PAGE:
Clint Hocking recently wrote a piece for Edge, republished on his website, in which he called out fashion design games for not living up to their potential. These games don’t get at the true essence of fashion design, but instead act as an easy sell to pre-teen girls who need a game to play on the DS while their brothers are hogging the TV playing Call of Duty.
I’m not a fashion designer (my wife would append “by any stretch of the imagination” to that), but I have been known to cook on occasion. I love to experiment with new ingredients and dishes beyond that of the classic Midwest casserole. When I’m eating that amazing Creole scallop soup at the fancy restaurant downtown, I’m already thinking to myself how I could recreate it at home. Cooking provides me with a playground to experiment and challenge myself.
So any cooking game worth its salt should be able to capture these elements of experimentation and challenge, right? My first foray into the world of cooking games was at a friend’s house playing Cooking Mama on the Wii not too long ago. For those of you not in the know, Cooking Mama’s gameplay consists of a series of WarioWare style micro-games that attempt to simulate the motions you’d go through in preparing a given dish.
And going through the motions is exactly what you do. Need to chop some carrots? Waggle up and down! Need to stir the pot? Waggle in a circular motion! The game scores you based on how proficiently you waggled and decides whether the particular dish you were making is a success or failure depending on this score. I swear, skillet frying more than two ingredients without burning anything is nigh impossible. As a party game, Cooking Mama is actually quite a bit of silly fun for a little while as people race to see who can dice veggies fastest and, in the process, throw out their arm. Plus it’s got a cute aesthetic, complete with “Mama” handing out Janglish encouragements such as “Geddeeen betttttahhh!”
But it’s not a game that is about cooking.
So what’s the essence of cooking–of being a gourmet chef? I’m a game designer, so I can’t claim to know all it takes to be a chef, but from my own adventures–not to mention my religious watching of the Food Network–I can make an educated guess at some of the key elements. The first things that come to mind are knowing how to work with individual ingredients, knowing which ingredients compliment each other well, and knowing the audience that you’re cooking for. There’s also technique in preparing the food, timing everything correctly, and the ability to multitask. Not to mention the more creative side such as plating aesthetics, creating a a cohesive “story” for your meal (beginning, middle, end), invention of new dishes, and reinterpretation of classic dishes.
Cooking Mama touches on maybe 2 of those elements (technique and timing), but you may just as well be chopping up and combining twigs and glue.
But there is a game that I’m playing at the moment that happens to share a lot of the same ingredients as the above list. Can you guess what that game might be? That’s right, Starcraft 2! If you’ve ever watched any of Day9’s Starcraft 2 analysis, you’ll quickly hear many of these terms mentioned as keys to success in Starcraft. Instead of working with ingredients, you’re working with in-game units. It’s important to know the strengths and weaknesses of each of your units. Unit compositions, like flavor combinations, are another important factor. If your opponent is going mass marine, opting for infestor/baneling to stun them and then blow them into juicy delicate bits is good to know–just like knowing a little heat such as cayenne pepper can kick those dark chocolate truffles up a notch.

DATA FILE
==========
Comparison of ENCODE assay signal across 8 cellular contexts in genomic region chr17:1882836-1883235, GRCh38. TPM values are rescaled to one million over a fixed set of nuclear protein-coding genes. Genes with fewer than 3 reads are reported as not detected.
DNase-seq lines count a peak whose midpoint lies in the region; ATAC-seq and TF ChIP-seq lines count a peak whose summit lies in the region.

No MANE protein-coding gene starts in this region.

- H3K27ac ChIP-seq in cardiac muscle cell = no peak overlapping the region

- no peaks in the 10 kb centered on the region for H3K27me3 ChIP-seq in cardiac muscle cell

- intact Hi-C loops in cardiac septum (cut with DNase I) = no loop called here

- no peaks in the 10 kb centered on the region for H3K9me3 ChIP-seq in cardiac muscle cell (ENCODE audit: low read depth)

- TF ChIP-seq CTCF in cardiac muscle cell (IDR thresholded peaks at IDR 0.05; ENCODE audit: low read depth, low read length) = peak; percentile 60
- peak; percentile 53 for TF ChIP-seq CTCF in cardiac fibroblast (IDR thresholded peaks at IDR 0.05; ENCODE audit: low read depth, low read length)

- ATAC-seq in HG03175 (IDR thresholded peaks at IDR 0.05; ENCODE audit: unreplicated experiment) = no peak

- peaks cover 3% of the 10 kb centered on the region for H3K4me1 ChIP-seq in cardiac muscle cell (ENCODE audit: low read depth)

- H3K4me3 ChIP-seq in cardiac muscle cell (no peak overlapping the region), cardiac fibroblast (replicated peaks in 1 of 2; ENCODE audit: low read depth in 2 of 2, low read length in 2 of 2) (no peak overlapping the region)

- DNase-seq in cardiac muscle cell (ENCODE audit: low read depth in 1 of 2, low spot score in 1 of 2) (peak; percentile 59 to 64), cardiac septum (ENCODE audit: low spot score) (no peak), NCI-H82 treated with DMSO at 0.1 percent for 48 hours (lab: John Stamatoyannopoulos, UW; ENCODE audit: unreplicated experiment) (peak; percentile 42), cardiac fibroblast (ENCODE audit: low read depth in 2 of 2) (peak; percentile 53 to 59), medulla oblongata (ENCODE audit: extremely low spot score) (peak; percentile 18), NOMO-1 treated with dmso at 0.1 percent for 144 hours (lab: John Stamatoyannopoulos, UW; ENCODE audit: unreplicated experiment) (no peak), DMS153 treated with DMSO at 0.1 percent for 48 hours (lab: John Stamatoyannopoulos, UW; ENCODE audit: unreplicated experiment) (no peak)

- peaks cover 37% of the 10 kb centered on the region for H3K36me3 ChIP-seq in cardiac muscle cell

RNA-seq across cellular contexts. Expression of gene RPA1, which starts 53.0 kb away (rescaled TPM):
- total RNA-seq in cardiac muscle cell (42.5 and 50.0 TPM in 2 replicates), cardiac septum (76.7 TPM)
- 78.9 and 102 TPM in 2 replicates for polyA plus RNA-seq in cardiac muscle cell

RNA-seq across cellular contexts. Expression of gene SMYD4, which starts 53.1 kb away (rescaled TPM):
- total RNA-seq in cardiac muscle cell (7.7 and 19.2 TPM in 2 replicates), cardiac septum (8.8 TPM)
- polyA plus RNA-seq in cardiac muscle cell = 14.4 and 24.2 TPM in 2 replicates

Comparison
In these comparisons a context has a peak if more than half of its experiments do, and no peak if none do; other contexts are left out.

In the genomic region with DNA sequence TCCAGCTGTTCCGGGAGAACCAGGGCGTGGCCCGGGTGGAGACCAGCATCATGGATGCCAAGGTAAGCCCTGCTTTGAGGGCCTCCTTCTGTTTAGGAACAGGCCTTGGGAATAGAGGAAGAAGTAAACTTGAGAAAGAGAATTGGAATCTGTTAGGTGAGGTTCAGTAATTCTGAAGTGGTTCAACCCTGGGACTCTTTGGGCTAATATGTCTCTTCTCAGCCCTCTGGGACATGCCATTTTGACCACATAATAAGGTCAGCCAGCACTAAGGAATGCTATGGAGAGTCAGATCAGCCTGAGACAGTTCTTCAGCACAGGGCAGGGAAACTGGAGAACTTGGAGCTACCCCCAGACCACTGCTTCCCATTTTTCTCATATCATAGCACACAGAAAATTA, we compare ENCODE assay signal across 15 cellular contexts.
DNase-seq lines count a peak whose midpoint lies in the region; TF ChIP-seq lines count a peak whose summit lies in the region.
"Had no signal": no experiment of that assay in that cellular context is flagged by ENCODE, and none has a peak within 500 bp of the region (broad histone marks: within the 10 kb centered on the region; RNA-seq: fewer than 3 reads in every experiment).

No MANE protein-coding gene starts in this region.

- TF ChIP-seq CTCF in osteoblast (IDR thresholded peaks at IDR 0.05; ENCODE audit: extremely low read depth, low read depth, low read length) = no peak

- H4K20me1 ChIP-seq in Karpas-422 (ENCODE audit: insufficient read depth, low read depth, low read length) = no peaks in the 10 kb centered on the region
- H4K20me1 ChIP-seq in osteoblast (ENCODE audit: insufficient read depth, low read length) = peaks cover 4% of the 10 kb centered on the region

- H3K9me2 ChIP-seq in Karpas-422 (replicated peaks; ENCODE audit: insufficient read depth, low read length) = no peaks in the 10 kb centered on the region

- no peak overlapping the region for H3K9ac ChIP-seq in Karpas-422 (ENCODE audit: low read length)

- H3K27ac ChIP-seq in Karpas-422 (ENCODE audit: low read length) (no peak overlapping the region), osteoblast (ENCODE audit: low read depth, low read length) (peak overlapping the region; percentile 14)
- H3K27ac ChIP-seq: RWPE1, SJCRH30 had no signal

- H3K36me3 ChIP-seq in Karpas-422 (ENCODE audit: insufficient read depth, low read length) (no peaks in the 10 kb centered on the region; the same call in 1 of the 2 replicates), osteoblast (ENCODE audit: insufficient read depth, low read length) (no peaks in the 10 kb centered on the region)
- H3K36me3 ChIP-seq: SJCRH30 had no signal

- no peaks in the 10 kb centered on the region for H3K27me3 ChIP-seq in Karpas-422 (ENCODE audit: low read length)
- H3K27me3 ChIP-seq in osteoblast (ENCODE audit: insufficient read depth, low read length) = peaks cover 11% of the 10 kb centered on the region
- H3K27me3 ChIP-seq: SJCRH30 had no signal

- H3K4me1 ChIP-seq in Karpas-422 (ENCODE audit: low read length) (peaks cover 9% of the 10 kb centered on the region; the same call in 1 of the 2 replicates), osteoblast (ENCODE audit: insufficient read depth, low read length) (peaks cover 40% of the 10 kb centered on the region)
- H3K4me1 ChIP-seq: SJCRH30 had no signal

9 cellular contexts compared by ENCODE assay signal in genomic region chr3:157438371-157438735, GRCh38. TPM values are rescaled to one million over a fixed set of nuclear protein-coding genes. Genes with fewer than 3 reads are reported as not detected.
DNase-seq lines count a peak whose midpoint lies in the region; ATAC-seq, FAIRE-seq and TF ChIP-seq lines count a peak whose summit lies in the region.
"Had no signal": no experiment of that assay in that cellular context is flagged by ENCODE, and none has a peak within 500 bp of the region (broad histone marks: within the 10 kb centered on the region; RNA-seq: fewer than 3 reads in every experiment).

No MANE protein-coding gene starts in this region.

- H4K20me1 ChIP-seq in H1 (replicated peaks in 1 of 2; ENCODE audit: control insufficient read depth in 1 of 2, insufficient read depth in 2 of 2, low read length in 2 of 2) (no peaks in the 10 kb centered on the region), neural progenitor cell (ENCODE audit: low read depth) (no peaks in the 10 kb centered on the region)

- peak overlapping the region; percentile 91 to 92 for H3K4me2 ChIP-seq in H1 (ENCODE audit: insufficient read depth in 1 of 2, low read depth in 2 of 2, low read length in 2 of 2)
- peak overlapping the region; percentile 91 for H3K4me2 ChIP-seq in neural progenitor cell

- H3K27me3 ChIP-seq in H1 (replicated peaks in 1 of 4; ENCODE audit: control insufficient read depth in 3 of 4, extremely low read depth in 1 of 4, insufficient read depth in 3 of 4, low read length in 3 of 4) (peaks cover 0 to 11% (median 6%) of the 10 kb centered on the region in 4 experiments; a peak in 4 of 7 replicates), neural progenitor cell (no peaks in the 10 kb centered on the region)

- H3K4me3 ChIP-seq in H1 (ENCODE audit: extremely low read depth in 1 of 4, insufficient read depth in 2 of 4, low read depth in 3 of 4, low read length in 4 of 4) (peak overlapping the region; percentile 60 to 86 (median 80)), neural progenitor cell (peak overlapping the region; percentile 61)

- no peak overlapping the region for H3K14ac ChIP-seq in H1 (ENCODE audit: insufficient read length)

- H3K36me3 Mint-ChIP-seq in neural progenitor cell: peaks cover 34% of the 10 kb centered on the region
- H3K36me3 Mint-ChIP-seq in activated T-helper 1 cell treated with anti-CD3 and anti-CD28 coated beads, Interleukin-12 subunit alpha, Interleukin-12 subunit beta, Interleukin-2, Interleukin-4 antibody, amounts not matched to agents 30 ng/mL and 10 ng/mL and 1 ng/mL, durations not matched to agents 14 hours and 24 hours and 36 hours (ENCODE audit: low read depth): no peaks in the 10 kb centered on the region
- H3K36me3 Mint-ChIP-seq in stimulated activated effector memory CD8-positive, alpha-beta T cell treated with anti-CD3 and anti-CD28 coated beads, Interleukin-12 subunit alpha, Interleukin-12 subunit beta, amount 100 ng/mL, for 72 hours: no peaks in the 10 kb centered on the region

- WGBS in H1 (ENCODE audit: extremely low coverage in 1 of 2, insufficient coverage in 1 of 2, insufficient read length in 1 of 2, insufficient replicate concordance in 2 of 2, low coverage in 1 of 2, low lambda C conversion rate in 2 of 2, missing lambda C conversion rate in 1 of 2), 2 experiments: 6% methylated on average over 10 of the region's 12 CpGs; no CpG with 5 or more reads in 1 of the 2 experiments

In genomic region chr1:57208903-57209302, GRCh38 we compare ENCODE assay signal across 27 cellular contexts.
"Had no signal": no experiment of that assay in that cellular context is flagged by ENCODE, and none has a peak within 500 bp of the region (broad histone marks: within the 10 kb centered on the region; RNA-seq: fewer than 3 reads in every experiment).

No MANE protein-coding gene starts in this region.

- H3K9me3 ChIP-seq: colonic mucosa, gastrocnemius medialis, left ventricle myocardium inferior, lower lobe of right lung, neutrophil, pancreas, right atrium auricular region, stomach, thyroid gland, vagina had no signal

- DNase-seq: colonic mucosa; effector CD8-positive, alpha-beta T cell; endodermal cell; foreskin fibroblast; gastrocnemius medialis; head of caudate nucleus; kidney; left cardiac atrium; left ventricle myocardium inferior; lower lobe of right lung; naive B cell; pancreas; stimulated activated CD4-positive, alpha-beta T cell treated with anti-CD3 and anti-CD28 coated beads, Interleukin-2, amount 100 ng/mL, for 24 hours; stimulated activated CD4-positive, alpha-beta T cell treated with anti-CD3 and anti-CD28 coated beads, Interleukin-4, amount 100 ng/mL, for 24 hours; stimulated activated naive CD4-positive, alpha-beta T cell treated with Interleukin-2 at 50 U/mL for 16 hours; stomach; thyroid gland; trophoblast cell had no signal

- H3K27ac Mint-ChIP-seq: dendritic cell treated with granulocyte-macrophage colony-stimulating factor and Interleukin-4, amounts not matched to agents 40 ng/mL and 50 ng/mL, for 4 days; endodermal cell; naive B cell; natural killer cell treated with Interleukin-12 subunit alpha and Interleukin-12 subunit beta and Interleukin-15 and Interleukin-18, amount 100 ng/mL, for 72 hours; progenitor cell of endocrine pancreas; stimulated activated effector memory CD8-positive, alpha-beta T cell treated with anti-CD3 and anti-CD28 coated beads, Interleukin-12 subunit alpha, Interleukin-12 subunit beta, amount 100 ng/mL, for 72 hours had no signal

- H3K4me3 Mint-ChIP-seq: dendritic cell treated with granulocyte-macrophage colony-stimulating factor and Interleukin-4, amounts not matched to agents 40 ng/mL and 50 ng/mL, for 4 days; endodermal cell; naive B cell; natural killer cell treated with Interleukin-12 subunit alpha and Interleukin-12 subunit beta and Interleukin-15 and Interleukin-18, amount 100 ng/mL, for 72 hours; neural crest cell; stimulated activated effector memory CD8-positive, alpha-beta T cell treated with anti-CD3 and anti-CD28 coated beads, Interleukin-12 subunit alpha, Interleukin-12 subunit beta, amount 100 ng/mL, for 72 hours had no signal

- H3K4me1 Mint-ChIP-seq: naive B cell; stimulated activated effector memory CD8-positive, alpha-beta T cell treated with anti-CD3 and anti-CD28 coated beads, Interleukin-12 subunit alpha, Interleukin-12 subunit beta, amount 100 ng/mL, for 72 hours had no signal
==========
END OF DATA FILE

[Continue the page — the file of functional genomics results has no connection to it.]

The parallels go on from there. Mechanics are a huge part of Starcraft–cleanly executing your build orders, ‘macro’-ing well, ‘micro’-ing well, etc.–just as technique is foundational to cooking. Actions Per Minute (APM) is how Starcraft players measure their ability to multitask and it’s easy to see how that term could be applied to cooking a three course meal. Timing pushes in Starcraft refer to key windows of time when it’s advantageous for you to march your forces out to battle (such as when an upgrade finishes). Timing “pushes” in cooking happen when you need a particular ingredient to be ready at a precise time in order to be properly combined into the larger dish.
I’ll leave drawing the rest of the comparisons between Starcraft and cooking as an exercise for the reader, but hopefully you get the picture.
So why aren’t cooking games more like Starcraft? The obvious answer is that party games are pretty easy to make, reasonably fun to play with friends, and sell pretty well. But Cooking Mama doesn’t teach us anything about cooking, does it? Cooking, like Starcraft, is deep and interesting because, if you keep at it, you’ll be acquiring new techniques and new mastery your entire life. And the great thing about video games is they provide a sandbox for experimentation and learning. You don’t have to worry about going broke to buy white truffles for that new dish you wanted to try or starting the kitchen on fire!
Now I’m not saying that you should go and create a total conversion of Starcraft 2, replacing the units with fruits and vegetables. My challenge to any budding game designers reading this would be: if you’re making a casual game about a topic such as cooking, first, make sure the game is actually about that topic, and second, don’t be afraid to be inspired by some of the tried and true ludic elements from existing genres such as the real time strategy game.
So with this in mind, I can’t wait for the first cooking game that gets it right. Oh, and you get extra credit if you add multiplayer to your cooking game so I can Iron Chef it out with my friends.